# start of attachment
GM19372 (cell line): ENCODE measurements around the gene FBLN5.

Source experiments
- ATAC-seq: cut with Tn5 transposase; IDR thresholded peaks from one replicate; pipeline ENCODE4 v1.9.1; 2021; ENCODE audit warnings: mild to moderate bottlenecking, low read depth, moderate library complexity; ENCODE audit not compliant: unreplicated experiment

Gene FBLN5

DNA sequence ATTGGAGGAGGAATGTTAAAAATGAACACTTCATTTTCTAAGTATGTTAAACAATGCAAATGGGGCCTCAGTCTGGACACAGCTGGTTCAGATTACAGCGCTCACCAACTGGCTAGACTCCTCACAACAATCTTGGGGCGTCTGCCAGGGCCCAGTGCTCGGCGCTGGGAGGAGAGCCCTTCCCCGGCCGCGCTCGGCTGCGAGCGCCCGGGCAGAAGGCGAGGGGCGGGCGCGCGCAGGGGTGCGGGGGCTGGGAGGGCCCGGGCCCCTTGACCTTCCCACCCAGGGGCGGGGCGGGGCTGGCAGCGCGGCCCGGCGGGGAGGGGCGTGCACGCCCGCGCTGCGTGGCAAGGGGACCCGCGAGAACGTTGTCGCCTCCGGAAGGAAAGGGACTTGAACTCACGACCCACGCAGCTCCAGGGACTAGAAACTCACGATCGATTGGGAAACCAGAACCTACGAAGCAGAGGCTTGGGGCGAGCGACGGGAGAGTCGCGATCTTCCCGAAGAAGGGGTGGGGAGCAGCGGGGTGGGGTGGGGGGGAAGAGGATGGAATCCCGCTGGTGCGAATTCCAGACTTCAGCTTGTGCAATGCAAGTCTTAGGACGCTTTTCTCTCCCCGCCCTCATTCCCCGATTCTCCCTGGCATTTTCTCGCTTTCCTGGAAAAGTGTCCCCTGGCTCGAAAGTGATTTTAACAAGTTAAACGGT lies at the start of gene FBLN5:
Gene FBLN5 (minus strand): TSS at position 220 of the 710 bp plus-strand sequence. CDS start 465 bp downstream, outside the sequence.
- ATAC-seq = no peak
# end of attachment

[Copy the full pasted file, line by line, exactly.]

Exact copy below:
GM19372 (cell line): ENCODE measurements around the gene FBLN5.

Source experiments
- ATAC-seq: cut with Tn5 transposase; IDR thresholded peaks from one replicate; pipeline ENCODE4 v1.9.1; 2021; ENCODE audit warnings: mild to moderate bottlenecking, low read depth, moderate library complexity; ENCODE audit not compliant: unreplicated experiment

Gene FBLN5

DNA sequence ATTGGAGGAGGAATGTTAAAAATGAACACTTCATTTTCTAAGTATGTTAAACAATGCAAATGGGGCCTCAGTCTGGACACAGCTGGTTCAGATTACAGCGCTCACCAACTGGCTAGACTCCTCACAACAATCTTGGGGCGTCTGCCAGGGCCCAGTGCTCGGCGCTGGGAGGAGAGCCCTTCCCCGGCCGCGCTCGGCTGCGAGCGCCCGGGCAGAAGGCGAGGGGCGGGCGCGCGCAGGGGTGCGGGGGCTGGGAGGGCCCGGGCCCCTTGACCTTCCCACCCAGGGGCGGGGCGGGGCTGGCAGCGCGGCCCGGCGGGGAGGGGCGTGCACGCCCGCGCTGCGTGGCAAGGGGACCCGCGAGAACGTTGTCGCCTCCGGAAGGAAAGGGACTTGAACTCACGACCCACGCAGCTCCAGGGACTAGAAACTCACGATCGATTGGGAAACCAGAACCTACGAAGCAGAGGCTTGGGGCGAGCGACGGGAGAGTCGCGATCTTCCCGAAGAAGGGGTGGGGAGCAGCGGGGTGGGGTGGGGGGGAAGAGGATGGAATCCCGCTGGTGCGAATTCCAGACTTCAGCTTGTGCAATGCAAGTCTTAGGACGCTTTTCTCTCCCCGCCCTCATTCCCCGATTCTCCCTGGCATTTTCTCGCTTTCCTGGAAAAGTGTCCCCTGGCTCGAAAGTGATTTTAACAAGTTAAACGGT lies at the start of gene FBLN5:
Gene FBLN5 (minus strand): TSS at position 220 of the 710 bp plus-strand sequence. CDS start 465 bp downstream, outside the sequence.
- ATAC-seq = no peak